In many circumstances, a divorced spouse may experience a change in employment and, with it, a sizable change in income. When that happens, the law may allow a spouse who owes alimony to seek a modification of that alimony obligation. If, however, the supporting spouse has intentionally reduced or ended his earnings, the law allows the court to “impute income” to the supporting spouse, which means viewing his support obligations in light of the salary he was capable of earning, rather than what he actually took in. For one Montgomery County divorced couple, that rule meant imputing significant income to an ex-husband who, according to the courts, spent extravagantly on everything except making his alimony payments.
The case involved the prolonged Maryland divorce litigation of Dennis and Sheri, who divorced in 2010. Even after the final divorce decree, the couple continued to litigate financial issues. One of those issues was alimony. The original arrangement called for the husband to pay the wife $9,000 per month in alimony. At that time, the husband earned a salary bringing in several hundred thousand dollars per year.
A few years later, the husband asked the court to modify his alimony obligation. He argued that he had incurred a significant reduction in income and that this reduction necessitated a reduction in his alimony payments. The trial court ruled against the husband. Instead, the court agreed with the wife that the husband was voluntarily impoverished, and, based upon that voluntary impoverishment, the court was entitled to impute income, which it did to an amount in excess of $300,000. With the husband’s imputed income standing at more than $300,000 per year, the husband lacked a sufficient change of circumstances needed to trigger a modification of his alimony obligation.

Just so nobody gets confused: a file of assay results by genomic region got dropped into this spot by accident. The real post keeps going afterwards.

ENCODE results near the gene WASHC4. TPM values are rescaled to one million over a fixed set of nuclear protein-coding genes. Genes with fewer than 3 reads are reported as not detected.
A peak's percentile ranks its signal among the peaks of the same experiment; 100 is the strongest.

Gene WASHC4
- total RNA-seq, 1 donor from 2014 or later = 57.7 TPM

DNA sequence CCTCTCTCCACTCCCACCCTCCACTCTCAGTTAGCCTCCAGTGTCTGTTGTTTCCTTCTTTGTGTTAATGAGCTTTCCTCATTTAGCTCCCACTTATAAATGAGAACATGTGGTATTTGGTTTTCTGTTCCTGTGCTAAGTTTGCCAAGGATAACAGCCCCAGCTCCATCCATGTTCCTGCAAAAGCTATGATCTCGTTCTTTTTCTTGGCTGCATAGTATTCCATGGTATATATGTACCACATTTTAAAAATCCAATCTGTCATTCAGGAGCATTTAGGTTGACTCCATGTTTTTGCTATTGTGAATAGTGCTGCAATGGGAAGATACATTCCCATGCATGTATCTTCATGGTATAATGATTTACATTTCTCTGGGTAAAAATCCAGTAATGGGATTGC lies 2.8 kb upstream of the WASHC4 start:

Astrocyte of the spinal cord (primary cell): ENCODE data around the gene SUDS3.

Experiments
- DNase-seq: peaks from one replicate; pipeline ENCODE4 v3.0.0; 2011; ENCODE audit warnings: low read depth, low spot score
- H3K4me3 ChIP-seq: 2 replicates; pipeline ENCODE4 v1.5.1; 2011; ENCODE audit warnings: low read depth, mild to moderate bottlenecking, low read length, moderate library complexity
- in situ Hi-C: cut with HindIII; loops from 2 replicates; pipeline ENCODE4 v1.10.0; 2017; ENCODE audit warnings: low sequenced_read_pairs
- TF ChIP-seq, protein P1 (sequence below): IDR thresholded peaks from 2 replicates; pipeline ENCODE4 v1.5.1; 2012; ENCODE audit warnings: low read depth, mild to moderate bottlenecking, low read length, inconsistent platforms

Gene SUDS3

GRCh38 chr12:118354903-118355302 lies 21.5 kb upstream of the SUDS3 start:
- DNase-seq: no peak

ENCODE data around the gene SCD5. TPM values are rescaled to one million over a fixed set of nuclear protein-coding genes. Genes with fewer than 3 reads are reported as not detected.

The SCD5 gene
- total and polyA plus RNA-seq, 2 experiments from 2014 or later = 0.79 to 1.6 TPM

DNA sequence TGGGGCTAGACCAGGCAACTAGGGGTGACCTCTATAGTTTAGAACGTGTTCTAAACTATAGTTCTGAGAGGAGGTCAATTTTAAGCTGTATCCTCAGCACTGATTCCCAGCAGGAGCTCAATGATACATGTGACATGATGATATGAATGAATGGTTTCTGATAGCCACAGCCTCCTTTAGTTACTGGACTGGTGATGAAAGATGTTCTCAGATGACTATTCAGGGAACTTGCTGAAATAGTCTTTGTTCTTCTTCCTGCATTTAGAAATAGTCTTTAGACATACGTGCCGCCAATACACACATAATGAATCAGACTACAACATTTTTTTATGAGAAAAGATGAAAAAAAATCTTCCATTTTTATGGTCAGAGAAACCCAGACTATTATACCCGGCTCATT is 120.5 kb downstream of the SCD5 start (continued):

The husband appealed, but he still lost. The appeals court’s opinion highlights that there are many things a trial court can consider when it comes to voluntary impoverishment and its interconnection with modification of alimony. The determination of whether a supporting spouse is entitled to a modification involves more facts than just the salary before the reduction and the salary afterward. In this couple’s case, the trial court looked at the husband’s overall array of spending habits and employment decisions in order to rule against him, which the law permits it to do.
The appeals court affirmed the trial court’s conclusion that the husband “has made the clear and conscious choice to spend lavishly on everything but his alimony payments,” noting that the trial court had extensive details in support of this determination. The husband rented a large five-bedroom house that only he and his girlfriend shared, at a rental cost of $4,950 per month. He paid rent on the girlfriend’s townhouse, paid the housing, education, and vehicle costs of his 22-year-old daughter, and spent what the court described as “an extraordinary amount on leisure.”
In addition, there was the husband’s intentional decision to transition into a lower-paying job. He earned between $449,000 and $318,000 in 2012-14. He then left that job and made far less in his new job. In the new job, he had the opportunity to earn a bonus that would have paid him more than $200,000, but, in the court’s view, he did not even attempt to pursue that bonus. All of these things added up to an adequate volume of proof to support the trial court’s decision to impute income of more than $300,000 to the husband.
In alimony cases, there may be multiple different ways to secure the award you need. It may involve proving income. It may involve imputing income. Regardless of the particulars, it helps to have experienced counsel working on your behalf. Knowledgeable Maryland alimony attorney Anthony A. Fatemi has spent many years working on behalf of clients as they deal with their alimony and other family law issues. To find out how this office can assist you, contact us at 301-519-2801 or via our online form.
More blog posts:
Modification of Alimony in Maryland and When That Modification Can Apply Retroactively, Maryland Divorce Lawyer Blog, Aug. 17, 2017
Factors that Go Into a Decision to Impute Income in a Maryland Alimony Case, Maryland Divorce Lawyer Blog, June 24, 2016